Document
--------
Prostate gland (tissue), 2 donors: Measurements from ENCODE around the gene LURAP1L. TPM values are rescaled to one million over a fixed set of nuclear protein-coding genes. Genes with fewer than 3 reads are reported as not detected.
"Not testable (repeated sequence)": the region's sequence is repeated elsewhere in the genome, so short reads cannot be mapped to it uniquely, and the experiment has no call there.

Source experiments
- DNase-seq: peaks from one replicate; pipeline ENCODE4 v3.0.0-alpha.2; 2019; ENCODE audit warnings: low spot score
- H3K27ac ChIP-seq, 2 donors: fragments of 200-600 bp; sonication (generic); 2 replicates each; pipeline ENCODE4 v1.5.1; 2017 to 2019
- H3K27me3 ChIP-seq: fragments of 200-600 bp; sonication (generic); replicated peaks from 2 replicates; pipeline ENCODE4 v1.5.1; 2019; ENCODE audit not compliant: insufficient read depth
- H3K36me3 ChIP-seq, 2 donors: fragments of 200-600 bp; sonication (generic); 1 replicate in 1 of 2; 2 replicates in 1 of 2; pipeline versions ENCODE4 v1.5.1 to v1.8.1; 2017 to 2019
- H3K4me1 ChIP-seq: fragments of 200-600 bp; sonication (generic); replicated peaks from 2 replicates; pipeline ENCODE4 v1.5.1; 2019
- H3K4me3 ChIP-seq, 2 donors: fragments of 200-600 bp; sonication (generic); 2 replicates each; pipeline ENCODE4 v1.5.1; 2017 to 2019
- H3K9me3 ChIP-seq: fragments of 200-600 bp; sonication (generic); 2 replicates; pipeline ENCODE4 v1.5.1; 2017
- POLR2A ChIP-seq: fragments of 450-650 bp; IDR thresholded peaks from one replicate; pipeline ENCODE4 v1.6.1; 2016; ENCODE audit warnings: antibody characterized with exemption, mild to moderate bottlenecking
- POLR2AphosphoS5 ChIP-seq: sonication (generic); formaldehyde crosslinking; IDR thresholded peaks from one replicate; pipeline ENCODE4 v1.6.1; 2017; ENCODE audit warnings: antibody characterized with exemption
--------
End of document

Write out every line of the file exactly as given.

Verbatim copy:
Prostate gland (tissue), 2 donors: Measurements from ENCODE around the gene LURAP1L. TPM values are rescaled to one million over a fixed set of nuclear protein-coding genes. Genes with fewer than 3 reads are reported as not detected.
"Not testable (repeated sequence)": the region's sequence is repeated elsewhere in the genome, so short reads cannot be mapped to it uniquely, and the experiment has no call there.

Source experiments
- DNase-seq: peaks from one replicate; pipeline ENCODE4 v3.0.0-alpha.2; 2019; ENCODE audit warnings: low spot score
- H3K27ac ChIP-seq, 2 donors: fragments of 200-600 bp; sonication (generic); 2 replicates each; pipeline ENCODE4 v1.5.1; 2017 to 2019
- H3K27me3 ChIP-seq: fragments of 200-600 bp; sonication (generic); replicated peaks from 2 replicates; pipeline ENCODE4 v1.5.1; 2019; ENCODE audit not compliant: insufficient read depth
- H3K36me3 ChIP-seq, 2 donors: fragments of 200-600 bp; sonication (generic); 1 replicate in 1 of 2; 2 replicates in 1 of 2; pipeline versions ENCODE4 v1.5.1 to v1.8.1; 2017 to 2019
- H3K4me1 ChIP-seq: fragments of 200-600 bp; sonication (generic); replicated peaks from 2 replicates; pipeline ENCODE4 v1.5.1; 2019
- H3K4me3 ChIP-seq, 2 donors: fragments of 200-600 bp; sonication (generic); 2 replicates each; pipeline ENCODE4 v1.5.1; 2017 to 2019
- H3K9me3 ChIP-seq: fragments of 200-600 bp; sonication (generic); 2 replicates; pipeline ENCODE4 v1.5.1; 2017
- POLR2A ChIP-seq: fragments of 450-650 bp; IDR thresholded peaks from one replicate; pipeline ENCODE4 v1.6.1; 2016; ENCODE audit warnings: antibody characterized with exemption, mild to moderate bottlenecking
- POLR2AphosphoS5 ChIP-seq: sonication (generic); formaldehyde crosslinking; IDR thresholded peaks from one replicate; pipeline ENCODE4 v1.6.1; 2017; ENCODE audit warnings: antibody characterized with exemption